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ii                                MILK DENTITION                                      5 1

teeth in which the grinding surface is raised into a series of two,
to many, tubercles sharper or blnnter as the case may be ; — sharper
and fewer at the same time in carnivorous and especially in
insectivorous types, more abundant in omnivorous animals. To
this form of tooth the term " bunodont " is applied. There is
no doubt that this is the earliest type of tooth ; but whether the
fewer or the more cusped condition is the primitive one is a
question that is reserved for consideration at the end of the
present chapter. The other type of grinding tooth is known as
" lophodont." This is exemplified by such types as the Perisso-
dactyla and Ungulates generally, and by the Kodents. The tooth
is traversed by ridges which have generally a transverse direction
to the long axis of the jaw in which the tooth lies. The ridges

f.a

I                         *                     »        ***     "*"•   P

2flG. 36.—Molar teeth, of Aceratherium,yHatycepha,luinf x ^ m.l-m.3, Molars ; »iA, meta-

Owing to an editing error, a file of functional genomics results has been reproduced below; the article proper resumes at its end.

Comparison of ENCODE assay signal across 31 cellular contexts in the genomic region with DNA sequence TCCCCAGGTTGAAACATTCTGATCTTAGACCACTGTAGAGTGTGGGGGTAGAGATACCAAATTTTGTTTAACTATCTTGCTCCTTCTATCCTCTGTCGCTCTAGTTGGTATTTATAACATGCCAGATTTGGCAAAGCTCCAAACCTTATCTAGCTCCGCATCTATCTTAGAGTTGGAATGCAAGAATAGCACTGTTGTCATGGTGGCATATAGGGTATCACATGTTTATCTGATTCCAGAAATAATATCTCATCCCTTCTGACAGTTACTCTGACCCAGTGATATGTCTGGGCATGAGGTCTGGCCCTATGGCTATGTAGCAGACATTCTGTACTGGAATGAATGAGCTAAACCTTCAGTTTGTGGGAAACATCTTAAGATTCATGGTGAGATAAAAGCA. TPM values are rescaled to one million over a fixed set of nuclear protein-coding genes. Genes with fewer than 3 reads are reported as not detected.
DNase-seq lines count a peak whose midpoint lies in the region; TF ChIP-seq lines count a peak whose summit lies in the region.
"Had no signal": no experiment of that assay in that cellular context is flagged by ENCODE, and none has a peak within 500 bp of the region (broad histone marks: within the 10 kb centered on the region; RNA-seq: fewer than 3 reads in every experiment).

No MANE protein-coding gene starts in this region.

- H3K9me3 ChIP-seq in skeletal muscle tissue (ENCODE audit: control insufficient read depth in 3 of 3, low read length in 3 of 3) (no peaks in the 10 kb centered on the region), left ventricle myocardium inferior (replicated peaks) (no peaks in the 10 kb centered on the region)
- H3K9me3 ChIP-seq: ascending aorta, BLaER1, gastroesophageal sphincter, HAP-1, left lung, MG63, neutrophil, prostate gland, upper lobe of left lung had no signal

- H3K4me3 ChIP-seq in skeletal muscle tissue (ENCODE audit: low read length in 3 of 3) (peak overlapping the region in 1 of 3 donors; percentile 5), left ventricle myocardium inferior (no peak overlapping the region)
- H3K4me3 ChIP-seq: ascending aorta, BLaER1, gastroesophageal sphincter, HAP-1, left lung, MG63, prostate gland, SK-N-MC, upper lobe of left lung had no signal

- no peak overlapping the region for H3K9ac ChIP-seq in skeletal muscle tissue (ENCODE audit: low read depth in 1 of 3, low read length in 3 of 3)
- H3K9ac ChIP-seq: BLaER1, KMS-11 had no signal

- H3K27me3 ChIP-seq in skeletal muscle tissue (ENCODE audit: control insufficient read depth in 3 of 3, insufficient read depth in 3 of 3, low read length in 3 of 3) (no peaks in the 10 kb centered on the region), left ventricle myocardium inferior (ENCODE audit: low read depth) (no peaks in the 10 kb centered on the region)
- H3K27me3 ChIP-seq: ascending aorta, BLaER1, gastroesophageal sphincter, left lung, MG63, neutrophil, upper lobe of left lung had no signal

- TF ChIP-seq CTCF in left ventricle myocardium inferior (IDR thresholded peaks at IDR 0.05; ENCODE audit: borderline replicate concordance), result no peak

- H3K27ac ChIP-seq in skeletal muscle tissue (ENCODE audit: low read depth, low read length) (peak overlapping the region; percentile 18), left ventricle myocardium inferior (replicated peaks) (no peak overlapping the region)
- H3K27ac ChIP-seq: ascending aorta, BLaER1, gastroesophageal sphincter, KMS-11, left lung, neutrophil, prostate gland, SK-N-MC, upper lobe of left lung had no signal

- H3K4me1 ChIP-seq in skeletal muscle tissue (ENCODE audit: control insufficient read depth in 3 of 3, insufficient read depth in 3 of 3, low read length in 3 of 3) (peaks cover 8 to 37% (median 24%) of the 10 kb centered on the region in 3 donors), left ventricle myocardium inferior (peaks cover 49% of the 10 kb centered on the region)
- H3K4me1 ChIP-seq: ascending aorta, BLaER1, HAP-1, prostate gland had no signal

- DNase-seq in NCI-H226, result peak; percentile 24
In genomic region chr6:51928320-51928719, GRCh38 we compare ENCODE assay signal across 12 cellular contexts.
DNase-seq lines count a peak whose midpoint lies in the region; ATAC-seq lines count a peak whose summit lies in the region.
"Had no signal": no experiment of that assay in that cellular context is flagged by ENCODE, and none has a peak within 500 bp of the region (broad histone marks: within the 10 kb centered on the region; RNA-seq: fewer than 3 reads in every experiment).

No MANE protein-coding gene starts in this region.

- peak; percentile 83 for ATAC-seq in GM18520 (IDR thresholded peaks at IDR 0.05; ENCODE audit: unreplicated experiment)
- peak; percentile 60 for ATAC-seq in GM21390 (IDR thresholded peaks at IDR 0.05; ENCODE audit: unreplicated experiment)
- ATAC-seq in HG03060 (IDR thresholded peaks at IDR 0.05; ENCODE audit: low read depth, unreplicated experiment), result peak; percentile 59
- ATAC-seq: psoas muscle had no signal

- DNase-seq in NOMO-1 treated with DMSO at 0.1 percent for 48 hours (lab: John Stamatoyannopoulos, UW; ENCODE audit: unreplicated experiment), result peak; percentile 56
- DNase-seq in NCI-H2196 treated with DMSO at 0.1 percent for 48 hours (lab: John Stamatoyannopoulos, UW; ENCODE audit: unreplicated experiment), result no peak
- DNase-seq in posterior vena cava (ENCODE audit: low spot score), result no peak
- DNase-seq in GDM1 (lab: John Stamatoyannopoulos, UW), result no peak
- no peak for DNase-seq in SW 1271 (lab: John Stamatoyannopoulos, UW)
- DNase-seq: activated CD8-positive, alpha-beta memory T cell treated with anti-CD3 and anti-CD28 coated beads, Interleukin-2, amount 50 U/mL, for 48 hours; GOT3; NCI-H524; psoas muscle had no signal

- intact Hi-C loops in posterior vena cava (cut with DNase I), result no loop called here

lopli; ^?.l-jp.4» premolars; ph, protoloph; psj, parastyle fossa ; te, tetartocone.
(After Osborn.)

may be regarded as having been developed between tubercles
which they connect and whose distinctness as tubercles is
thereby destroyed. Lophodont teeth are only found in vegetable-
feeding animals.
The special characteristics of the teeth of various groups of
animals will be considered further under the accounts of the
several orders of recent and fossil Mammalia.
A very general feature of the teeth of the Mammalia is what
is usually termed the diphyodont dentition. In the majority of
cases there are two sets of teeth developed, of which the first
lasts for a comparatively short time, and is termed on account of
its usual time of appearance the "milk dentition"; this is
replaced later by the permanent dentition. In lower vertebrates
the teeth are replaced as worn away. There is not, however,
so great an antithesis in this matter between the Mammalia